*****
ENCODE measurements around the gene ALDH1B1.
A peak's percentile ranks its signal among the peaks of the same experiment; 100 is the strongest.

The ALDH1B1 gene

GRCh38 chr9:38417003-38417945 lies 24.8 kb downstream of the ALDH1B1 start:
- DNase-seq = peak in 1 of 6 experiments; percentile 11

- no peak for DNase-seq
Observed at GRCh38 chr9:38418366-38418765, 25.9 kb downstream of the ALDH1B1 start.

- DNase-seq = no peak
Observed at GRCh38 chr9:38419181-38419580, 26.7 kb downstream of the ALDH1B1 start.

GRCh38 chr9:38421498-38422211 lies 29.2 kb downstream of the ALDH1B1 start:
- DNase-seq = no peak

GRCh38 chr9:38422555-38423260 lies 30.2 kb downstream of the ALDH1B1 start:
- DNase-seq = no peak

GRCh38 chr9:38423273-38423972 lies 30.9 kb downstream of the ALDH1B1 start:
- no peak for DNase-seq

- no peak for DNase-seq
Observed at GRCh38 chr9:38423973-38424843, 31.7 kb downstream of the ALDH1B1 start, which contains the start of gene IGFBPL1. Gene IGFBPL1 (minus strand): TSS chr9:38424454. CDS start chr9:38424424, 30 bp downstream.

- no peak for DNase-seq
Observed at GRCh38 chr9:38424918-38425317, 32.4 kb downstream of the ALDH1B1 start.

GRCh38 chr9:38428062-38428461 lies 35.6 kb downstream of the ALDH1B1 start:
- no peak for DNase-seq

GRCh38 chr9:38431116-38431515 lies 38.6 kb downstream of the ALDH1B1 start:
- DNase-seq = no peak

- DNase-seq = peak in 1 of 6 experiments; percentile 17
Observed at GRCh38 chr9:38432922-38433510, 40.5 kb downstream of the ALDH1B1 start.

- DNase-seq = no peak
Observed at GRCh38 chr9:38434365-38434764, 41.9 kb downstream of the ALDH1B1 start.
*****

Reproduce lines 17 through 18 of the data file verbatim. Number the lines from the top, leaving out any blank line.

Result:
Observed at GRCh38 chr9:38423973-38424843, 31.7 kb downstream of the ALDH1B1 start, which contains the start of gene IGFBPL1. Gene IGFBPL1 (minus strand): TSS chr9:38424454. CDS start chr9:38424424, 30 bp downstream.

- no peak for DNase-seq